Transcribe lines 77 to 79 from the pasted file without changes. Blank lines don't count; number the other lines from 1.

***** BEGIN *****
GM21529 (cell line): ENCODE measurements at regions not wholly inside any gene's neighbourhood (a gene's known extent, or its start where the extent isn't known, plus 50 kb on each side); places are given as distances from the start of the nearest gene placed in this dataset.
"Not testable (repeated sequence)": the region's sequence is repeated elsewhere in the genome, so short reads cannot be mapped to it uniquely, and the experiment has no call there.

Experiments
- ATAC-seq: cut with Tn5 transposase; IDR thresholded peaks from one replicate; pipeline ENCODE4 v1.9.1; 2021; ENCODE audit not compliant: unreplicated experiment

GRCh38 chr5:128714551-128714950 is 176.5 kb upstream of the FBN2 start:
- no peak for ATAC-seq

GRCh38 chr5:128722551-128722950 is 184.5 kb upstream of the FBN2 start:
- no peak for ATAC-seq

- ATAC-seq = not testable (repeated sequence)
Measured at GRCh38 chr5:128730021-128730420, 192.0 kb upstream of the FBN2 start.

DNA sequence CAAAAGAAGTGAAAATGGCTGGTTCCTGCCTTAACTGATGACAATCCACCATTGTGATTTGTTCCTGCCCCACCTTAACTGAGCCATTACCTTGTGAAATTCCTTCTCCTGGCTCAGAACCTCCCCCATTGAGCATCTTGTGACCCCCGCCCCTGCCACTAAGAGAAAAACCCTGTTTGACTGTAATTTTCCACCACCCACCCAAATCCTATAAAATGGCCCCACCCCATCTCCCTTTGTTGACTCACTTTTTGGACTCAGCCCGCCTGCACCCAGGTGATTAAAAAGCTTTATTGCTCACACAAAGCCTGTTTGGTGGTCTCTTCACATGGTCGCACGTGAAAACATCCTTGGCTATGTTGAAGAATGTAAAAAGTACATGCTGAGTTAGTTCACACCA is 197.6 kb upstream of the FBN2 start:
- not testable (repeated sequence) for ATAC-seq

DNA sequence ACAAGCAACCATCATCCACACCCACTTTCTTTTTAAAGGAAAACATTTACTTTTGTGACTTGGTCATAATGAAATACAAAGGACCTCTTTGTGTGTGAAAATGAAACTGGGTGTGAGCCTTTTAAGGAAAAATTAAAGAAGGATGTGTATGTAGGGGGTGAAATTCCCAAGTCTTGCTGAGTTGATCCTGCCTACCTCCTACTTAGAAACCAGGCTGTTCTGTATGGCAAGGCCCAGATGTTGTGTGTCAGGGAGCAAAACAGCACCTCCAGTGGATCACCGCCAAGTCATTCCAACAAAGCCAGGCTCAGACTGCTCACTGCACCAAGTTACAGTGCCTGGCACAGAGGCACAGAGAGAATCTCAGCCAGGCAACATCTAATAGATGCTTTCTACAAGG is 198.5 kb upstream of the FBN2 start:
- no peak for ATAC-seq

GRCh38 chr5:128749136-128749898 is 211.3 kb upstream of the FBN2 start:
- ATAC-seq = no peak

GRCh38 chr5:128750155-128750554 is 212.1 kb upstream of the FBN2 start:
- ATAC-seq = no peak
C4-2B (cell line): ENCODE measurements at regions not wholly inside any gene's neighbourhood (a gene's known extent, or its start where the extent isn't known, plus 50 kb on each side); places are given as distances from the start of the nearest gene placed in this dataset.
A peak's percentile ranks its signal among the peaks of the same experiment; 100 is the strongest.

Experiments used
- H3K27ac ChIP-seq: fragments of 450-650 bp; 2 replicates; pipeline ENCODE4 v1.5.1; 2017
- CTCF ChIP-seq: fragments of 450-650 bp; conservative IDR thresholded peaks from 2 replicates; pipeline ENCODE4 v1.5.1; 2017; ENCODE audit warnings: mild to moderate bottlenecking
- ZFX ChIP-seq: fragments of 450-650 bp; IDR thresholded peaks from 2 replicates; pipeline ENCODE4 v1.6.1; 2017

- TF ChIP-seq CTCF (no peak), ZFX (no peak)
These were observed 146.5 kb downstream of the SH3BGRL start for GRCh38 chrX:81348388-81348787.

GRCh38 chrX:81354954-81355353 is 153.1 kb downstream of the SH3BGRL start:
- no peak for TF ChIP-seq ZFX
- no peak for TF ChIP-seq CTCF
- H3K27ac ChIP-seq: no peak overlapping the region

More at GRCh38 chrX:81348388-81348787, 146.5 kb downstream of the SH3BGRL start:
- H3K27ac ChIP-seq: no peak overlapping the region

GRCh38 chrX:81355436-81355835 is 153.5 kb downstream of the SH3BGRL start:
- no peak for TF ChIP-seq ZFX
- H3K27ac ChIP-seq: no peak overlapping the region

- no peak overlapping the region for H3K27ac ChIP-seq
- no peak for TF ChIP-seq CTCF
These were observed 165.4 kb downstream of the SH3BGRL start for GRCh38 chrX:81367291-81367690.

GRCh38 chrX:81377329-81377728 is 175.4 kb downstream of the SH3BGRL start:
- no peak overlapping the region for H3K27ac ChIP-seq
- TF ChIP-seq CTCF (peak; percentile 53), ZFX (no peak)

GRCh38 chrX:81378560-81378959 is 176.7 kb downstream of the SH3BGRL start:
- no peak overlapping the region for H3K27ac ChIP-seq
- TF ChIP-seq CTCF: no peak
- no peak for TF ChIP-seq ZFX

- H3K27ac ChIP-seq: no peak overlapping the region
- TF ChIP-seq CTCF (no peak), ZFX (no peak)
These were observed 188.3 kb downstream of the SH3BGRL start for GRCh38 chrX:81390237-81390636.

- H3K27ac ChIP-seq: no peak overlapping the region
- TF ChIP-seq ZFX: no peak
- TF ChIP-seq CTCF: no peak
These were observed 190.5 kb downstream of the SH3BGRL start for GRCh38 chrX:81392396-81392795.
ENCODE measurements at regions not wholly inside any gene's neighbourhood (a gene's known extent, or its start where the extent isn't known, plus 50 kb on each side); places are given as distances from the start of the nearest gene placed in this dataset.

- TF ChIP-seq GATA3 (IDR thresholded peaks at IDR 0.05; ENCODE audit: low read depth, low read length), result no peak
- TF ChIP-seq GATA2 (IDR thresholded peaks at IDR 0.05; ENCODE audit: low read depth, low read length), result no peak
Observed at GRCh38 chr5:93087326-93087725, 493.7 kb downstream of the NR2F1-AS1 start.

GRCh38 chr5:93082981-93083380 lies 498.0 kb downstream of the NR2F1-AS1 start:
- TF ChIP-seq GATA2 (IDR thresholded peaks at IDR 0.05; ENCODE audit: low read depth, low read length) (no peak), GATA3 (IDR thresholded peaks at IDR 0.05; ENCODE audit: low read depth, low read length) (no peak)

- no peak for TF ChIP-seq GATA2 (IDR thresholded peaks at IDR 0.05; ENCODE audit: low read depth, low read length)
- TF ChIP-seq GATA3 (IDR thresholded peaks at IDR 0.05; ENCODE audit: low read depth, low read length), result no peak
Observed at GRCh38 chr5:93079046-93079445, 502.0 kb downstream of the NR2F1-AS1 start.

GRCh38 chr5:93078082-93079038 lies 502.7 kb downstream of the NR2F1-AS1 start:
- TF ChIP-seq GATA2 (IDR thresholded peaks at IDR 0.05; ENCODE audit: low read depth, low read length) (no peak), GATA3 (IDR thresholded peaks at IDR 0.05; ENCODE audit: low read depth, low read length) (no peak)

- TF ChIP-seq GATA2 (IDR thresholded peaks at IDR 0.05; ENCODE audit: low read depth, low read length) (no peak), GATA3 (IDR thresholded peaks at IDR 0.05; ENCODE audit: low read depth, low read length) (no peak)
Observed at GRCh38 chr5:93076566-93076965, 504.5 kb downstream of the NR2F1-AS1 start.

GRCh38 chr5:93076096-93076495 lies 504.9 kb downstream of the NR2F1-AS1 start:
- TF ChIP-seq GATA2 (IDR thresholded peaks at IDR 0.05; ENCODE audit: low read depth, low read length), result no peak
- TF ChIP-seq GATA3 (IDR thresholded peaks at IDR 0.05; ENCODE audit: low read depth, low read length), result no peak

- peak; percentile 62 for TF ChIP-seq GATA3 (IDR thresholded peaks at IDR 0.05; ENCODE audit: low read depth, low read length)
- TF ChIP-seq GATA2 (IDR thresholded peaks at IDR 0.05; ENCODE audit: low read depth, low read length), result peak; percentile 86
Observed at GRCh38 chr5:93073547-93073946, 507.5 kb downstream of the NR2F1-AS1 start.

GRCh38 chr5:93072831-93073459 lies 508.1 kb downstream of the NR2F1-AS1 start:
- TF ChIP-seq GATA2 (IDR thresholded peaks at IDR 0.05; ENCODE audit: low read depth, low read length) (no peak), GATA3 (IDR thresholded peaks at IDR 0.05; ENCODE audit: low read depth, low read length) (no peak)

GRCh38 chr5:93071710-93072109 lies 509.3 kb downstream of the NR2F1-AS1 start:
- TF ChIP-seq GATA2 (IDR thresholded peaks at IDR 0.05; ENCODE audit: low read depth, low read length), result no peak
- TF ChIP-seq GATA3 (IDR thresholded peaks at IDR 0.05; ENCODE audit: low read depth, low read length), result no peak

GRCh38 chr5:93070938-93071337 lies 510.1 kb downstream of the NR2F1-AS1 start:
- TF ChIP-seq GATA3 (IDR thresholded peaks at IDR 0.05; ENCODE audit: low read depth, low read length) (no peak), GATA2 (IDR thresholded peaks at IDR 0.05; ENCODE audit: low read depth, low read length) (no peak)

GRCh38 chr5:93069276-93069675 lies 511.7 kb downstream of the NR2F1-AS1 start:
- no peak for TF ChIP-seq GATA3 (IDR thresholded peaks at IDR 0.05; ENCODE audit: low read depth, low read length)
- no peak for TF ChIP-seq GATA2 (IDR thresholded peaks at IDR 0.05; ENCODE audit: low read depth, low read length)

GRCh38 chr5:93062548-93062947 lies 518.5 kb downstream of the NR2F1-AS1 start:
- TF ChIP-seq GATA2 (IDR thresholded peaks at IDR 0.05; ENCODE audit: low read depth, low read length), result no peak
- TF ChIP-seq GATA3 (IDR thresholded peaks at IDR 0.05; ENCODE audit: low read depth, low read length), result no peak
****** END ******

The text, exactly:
GRCh38 chr5:93070938-93071337 lies 510.1 kb downstream of the NR2F1-AS1 start:
- TF ChIP-seq GATA3 (IDR thresholded peaks at IDR 0.05; ENCODE audit: low read depth, low read length) (no peak), GATA2 (IDR thresholded peaks at IDR 0.05; ENCODE audit: low read depth, low read length) (no peak)

GRCh38 chr5:93069276-93069675 lies 511.7 kb downstream of the NR2F1-AS1 start: